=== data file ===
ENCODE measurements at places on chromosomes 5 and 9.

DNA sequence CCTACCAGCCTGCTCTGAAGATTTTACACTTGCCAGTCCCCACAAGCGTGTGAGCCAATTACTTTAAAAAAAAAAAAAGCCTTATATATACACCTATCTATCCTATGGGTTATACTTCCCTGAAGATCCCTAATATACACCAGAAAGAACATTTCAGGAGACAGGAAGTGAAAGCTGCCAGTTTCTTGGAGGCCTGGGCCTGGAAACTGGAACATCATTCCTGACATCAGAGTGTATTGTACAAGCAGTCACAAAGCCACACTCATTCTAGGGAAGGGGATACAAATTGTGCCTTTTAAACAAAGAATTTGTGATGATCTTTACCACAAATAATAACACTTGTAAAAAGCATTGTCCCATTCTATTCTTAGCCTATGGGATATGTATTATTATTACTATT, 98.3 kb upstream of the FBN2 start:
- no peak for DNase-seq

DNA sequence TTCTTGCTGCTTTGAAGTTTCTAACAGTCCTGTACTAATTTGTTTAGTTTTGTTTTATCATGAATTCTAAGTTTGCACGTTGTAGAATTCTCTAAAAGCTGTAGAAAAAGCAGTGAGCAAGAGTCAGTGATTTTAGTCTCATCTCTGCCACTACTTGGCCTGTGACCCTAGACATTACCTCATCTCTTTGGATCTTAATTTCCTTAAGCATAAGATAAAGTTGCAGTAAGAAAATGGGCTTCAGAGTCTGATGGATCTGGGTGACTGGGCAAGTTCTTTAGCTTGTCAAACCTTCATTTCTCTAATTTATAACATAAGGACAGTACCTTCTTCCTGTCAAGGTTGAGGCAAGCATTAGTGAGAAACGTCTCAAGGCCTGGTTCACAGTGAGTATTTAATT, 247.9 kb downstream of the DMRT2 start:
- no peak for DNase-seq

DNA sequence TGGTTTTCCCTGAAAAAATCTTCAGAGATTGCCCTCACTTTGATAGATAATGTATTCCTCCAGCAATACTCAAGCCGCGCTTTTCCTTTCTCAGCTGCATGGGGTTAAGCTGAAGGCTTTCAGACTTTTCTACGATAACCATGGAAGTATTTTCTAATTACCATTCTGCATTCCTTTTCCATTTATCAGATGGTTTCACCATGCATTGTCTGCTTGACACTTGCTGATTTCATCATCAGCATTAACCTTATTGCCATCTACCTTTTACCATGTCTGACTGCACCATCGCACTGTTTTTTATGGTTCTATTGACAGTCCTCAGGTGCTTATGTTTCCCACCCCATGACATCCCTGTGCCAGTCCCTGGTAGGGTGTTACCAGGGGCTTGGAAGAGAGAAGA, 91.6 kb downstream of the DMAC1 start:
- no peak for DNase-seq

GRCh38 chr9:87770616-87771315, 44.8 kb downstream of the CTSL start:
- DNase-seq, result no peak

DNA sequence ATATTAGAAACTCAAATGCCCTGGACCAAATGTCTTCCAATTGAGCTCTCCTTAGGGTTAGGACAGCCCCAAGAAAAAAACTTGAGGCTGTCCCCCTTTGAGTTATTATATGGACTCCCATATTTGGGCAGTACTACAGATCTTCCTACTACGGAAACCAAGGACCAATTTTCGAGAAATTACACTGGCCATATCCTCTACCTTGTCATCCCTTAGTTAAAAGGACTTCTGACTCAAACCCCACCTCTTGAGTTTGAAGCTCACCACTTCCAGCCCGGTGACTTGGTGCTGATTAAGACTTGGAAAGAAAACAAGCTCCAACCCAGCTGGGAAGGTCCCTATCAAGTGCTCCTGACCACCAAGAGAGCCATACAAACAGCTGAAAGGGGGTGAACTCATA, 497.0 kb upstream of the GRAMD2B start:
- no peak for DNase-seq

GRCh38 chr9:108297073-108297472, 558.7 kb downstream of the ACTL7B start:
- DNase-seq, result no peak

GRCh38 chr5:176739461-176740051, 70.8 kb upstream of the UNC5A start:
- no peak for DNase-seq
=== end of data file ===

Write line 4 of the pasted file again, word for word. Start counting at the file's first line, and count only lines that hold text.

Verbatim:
DNA sequence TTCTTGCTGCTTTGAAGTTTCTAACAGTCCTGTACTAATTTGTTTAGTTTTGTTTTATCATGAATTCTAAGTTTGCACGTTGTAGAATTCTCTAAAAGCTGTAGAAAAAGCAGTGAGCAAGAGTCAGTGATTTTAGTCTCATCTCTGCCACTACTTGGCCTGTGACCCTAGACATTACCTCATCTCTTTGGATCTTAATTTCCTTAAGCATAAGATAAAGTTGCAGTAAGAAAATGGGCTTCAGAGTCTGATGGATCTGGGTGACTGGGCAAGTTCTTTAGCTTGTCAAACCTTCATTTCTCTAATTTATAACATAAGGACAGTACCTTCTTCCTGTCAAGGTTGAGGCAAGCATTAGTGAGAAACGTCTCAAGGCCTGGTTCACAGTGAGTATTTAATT, 247.9 kb downstream of the DMRT2 start: